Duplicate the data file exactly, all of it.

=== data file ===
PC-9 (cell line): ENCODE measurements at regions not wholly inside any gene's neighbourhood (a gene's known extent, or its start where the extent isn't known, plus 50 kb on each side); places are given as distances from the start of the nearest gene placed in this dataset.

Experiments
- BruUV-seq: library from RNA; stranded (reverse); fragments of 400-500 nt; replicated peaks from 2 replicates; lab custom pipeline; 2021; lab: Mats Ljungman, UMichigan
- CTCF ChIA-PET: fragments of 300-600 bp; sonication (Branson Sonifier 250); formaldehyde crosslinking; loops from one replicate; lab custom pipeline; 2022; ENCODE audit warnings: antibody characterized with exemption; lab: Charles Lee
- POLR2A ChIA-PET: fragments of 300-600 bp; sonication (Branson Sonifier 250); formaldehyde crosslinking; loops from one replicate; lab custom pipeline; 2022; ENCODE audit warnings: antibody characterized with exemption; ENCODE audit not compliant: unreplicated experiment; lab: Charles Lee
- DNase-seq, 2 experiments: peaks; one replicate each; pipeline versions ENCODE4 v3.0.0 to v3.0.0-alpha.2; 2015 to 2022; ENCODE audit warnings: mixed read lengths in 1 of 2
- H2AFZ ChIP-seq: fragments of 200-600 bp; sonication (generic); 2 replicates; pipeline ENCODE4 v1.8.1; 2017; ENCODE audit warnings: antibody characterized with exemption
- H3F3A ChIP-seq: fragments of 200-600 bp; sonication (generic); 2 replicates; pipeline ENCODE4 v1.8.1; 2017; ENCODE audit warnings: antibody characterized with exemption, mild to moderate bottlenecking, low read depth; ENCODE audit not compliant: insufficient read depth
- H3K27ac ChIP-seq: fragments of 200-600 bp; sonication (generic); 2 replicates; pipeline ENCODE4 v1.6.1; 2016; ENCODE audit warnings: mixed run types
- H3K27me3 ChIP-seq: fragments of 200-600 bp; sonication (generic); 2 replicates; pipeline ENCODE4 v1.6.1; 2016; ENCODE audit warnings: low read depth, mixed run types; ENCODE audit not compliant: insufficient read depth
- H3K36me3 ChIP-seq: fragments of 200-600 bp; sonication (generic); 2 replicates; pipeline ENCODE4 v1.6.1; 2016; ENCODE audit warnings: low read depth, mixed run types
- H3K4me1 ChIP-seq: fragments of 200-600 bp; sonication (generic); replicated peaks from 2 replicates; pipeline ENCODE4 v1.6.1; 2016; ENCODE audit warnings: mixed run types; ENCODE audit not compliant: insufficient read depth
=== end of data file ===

PC-9 (cell line): ENCODE measurements at regions not wholly inside any gene's neighbourhood (a gene's known extent, or its start where the extent isn't known, plus 50 kb on each side); places are given as distances from the start of the nearest gene placed in this dataset.

Experiments
- BruUV-seq: library from RNA; stranded (reverse); fragments of 400-500 nt; replicated peaks from 2 replicates; lab custom pipeline; 2021; lab: Mats Ljungman, UMichigan
- CTCF ChIA-PET: fragments of 300-600 bp; sonication (Branson Sonifier 250); formaldehyde crosslinking; loops from one replicate; lab custom pipeline; 2022; ENCODE audit warnings: antibody characterized with exemption; lab: Charles Lee
- POLR2A ChIA-PET: fragments of 300-600 bp; sonication (Branson Sonifier 250); formaldehyde crosslinking; loops from one replicate; lab custom pipeline; 2022; ENCODE audit warnings: antibody characterized with exemption; ENCODE audit not compliant: unreplicated experiment; lab: Charles Lee
- DNase-seq, 2 experiments: peaks; one replicate each; pipeline versions ENCODE4 v3.0.0 to v3.0.0-alpha.2; 2015 to 2022; ENCODE audit warnings: mixed read lengths in 1 of 2
- H2AFZ ChIP-seq: fragments of 200-600 bp; sonication (generic); 2 replicates; pipeline ENCODE4 v1.8.1; 2017; ENCODE audit warnings: antibody characterized with exemption
- H3F3A ChIP-seq: fragments of 200-600 bp; sonication (generic); 2 replicates; pipeline ENCODE4 v1.8.1; 2017; ENCODE audit warnings: antibody characterized with exemption, mild to moderate bottlenecking, low read depth; ENCODE audit not compliant: insufficient read depth
- H3K27ac ChIP-seq: fragments of 200-600 bp; sonication (generic); 2 replicates; pipeline ENCODE4 v1.6.1; 2016; ENCODE audit warnings: mixed run types
- H3K27me3 ChIP-seq: fragments of 200-600 bp; sonication (generic); 2 replicates; pipeline ENCODE4 v1.6.1; 2016; ENCODE audit warnings: low read depth, mixed run types; ENCODE audit not compliant: insufficient read depth
- H3K36me3 ChIP-seq: fragments of 200-600 bp; sonication (generic); 2 replicates; pipeline ENCODE4 v1.6.1; 2016; ENCODE audit warnings: low read depth, mixed run types
- H3K4me1 ChIP-seq: fragments of 200-600 bp; sonication (generic); replicated peaks from 2 replicates; pipeline ENCODE4 v1.6.1; 2016; ENCODE audit warnings: mixed run types; ENCODE audit not compliant: insufficient read depth